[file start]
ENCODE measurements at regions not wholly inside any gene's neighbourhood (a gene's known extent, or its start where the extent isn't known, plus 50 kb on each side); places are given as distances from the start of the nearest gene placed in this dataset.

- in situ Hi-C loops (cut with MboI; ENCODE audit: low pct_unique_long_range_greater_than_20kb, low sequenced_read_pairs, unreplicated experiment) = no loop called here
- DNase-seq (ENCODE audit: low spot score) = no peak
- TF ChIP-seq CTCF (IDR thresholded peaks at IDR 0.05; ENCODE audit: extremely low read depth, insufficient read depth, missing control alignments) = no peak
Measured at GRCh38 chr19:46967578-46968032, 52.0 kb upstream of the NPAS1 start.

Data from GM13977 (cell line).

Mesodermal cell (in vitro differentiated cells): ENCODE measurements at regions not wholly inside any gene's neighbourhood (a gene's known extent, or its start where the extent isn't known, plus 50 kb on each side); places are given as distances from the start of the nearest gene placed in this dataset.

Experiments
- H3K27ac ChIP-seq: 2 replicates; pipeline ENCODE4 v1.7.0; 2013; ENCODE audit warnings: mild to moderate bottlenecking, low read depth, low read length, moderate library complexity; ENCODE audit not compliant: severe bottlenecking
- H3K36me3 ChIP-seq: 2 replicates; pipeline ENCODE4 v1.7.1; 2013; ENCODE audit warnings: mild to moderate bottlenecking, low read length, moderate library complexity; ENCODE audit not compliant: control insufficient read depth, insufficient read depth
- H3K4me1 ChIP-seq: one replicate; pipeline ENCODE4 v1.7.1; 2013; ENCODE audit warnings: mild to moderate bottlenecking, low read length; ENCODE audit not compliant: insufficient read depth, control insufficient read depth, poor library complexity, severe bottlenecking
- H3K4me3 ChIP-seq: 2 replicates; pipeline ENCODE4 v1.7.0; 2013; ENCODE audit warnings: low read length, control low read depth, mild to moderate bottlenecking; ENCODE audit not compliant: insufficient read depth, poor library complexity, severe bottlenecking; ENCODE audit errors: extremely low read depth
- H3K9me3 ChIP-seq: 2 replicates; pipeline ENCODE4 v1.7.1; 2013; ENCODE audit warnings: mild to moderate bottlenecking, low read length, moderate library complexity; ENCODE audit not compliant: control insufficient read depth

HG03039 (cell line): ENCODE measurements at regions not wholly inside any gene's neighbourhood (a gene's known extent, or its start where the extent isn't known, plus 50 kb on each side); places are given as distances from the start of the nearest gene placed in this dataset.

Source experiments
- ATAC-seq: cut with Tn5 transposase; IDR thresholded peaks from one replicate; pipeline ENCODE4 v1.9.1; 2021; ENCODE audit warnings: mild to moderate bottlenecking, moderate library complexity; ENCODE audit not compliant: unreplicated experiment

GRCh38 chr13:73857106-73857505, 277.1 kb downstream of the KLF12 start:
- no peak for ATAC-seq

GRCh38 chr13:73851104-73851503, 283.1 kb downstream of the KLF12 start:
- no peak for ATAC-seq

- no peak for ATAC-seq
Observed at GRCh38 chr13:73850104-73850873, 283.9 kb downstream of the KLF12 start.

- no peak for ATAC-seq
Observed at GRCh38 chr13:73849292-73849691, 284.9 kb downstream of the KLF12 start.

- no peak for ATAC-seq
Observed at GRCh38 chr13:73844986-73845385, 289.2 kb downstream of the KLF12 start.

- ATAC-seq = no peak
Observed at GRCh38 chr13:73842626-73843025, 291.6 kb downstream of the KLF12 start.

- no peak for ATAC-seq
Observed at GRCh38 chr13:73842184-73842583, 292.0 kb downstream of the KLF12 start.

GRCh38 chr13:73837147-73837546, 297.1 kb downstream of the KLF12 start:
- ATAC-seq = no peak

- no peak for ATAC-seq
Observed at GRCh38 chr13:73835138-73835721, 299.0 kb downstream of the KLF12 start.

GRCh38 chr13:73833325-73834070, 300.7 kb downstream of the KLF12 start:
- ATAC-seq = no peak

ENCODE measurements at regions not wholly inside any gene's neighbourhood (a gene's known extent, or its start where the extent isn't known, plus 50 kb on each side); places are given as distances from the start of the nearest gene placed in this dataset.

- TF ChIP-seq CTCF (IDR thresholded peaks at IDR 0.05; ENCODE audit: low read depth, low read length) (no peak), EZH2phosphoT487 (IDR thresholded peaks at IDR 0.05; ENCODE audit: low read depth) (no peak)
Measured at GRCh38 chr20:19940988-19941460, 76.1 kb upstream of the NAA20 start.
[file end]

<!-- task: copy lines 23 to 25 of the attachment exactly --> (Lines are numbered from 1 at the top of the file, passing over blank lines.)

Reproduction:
- no peak for ATAC-seq
Observed at GRCh38 chr13:73849292-73849691, 284.9 kb downstream of the KLF12 start.

- no peak for ATAC-seq